Archive

April 19, 2024
JP.png

Japan CPI 2.7% y-o-y (consensus 2.7%) in Mar-24

- Japan's CPI inflation slowed by 0.1 percentage points to 2.7% year-on-year in March 2024, as expected.
- There was some downside news as core inflation slowed by a tenth further than the consensus forecast to reach 2.6%.


April 17, 2024
2024-04-17 ea_head.png

EA Inflation Subdued Enough for the ECB

  • The final EA HICP inflation print confirmed the downside surprise to 2.4% from the flash release. Progress gets more challenging as energy and food base effects wear out.
  • Although services inflation is stuck at 4%, that is far better than the UK’s 6%, and the median inflationary impulse is broadly settling below the ECB’s target.
  • Labour costs might remain inflationary, but the ECB seems to have sufficient confidence to cut in June unless the data surprise significantly to the contrary.

By Philip Rush


April 17, 2024
2024-04-17 uk_head.png

UK Stuck With High Services Inflation

  • UK CPI inflation exceeded the consensus by 0.1pp as it only slowed to 3.2% in March, as we forecasted. Services inflation stuck at 6%, and high-frequency impulses increased.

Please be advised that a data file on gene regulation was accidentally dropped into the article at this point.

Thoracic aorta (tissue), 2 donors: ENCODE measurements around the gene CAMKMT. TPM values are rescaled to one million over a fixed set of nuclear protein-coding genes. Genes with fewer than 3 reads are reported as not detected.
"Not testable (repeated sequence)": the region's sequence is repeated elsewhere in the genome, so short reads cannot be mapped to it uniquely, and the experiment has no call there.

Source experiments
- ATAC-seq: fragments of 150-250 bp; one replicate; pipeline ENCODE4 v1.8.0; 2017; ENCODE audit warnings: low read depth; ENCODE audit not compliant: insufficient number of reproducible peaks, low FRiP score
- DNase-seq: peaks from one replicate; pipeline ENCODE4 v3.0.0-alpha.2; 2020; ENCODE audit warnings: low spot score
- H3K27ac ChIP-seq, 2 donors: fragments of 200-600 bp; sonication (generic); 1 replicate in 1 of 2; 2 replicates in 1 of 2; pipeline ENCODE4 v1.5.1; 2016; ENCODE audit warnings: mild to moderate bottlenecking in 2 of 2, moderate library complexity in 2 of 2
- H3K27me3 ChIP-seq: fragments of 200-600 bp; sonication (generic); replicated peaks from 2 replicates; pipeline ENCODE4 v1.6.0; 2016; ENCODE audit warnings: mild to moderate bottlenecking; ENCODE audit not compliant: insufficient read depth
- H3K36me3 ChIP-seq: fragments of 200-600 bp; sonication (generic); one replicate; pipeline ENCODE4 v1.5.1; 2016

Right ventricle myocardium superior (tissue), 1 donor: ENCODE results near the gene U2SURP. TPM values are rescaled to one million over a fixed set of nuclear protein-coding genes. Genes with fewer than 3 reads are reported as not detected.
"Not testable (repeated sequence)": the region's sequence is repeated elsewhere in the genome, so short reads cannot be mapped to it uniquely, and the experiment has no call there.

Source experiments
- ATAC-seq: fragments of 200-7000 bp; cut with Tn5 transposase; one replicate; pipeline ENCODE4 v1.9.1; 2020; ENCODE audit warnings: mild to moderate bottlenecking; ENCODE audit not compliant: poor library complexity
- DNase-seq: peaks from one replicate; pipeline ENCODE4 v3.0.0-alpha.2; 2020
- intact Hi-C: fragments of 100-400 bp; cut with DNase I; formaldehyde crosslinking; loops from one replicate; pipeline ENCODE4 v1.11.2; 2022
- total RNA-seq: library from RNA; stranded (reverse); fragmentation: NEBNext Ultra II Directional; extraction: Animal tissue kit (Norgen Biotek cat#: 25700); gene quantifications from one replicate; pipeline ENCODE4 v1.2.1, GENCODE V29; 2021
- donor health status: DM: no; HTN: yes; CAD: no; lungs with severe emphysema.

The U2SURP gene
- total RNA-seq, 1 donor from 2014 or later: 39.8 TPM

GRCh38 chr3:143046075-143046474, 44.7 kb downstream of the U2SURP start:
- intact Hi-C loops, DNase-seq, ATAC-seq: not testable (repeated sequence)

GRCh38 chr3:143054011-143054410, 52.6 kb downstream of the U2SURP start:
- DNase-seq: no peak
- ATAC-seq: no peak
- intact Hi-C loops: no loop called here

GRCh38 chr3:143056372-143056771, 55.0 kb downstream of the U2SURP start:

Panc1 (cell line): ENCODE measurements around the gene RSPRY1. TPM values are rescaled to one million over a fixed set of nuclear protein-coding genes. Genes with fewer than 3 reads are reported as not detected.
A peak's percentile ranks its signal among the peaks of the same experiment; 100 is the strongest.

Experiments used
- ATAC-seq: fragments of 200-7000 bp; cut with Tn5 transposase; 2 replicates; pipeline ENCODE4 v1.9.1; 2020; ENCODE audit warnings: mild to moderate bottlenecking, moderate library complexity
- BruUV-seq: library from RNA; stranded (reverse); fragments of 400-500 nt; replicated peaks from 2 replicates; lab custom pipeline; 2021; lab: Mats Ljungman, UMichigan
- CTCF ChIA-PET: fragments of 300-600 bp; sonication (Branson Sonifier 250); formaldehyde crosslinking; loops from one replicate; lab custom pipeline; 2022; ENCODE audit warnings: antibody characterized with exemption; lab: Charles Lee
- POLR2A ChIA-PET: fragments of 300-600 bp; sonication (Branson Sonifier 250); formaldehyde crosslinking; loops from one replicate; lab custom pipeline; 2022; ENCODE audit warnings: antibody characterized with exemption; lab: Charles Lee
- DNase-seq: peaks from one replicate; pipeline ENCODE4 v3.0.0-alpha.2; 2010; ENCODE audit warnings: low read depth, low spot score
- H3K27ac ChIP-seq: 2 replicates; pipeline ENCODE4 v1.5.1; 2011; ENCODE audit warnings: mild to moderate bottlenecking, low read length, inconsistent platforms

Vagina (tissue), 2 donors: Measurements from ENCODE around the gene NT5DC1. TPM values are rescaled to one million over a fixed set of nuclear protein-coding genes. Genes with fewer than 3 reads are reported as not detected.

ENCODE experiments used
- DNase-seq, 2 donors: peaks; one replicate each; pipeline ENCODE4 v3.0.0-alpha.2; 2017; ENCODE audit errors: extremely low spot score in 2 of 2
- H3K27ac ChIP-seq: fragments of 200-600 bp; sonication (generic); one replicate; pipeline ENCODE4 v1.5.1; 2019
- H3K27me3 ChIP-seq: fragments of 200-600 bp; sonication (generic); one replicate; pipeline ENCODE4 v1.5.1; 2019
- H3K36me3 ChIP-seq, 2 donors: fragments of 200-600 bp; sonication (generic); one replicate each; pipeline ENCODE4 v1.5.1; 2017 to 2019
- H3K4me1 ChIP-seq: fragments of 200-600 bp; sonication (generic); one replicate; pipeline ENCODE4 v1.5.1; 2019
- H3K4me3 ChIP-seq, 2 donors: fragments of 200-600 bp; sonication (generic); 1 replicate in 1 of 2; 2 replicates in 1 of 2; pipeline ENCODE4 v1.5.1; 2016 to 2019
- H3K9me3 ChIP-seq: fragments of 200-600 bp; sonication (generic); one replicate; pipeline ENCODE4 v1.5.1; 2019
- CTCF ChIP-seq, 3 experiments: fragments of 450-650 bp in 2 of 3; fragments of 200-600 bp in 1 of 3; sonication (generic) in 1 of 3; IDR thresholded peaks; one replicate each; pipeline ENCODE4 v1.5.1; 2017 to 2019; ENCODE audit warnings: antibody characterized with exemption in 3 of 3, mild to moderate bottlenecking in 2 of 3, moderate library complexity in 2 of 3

• Persistently high pay settlements sustain wage and underlying price inflation above target-consistent levels. We only see services slowing below 4.5% in September.
  • We expect the BoE to cut in November after the ECB and Fed. Further resilience in UK and global data could still cause all three to roll back even further.

By Philip Rush


April 16, 2024
2024-04-16 uk_head.png

UK Paying More for Fewer Workers

  • UK unemployment jumped surprisingly far in February 2024 to hit 4.2% as employment fell. More long-term jobless suggests this is neither a new shock nor too disinflationary.
  • Average earnings growth surged by 0.7% m-o-m, meaning the wage bill still rose despite fewer jobs. Regular pay growth is in rude health at 6% y-o-y or 2.1% in real terms.
  • Wage settlements are stuck at 5%, with a skew higher into April. Embedded inflation expectations are too high and demand tight policy despite some cyclical softening.

By Philip Rush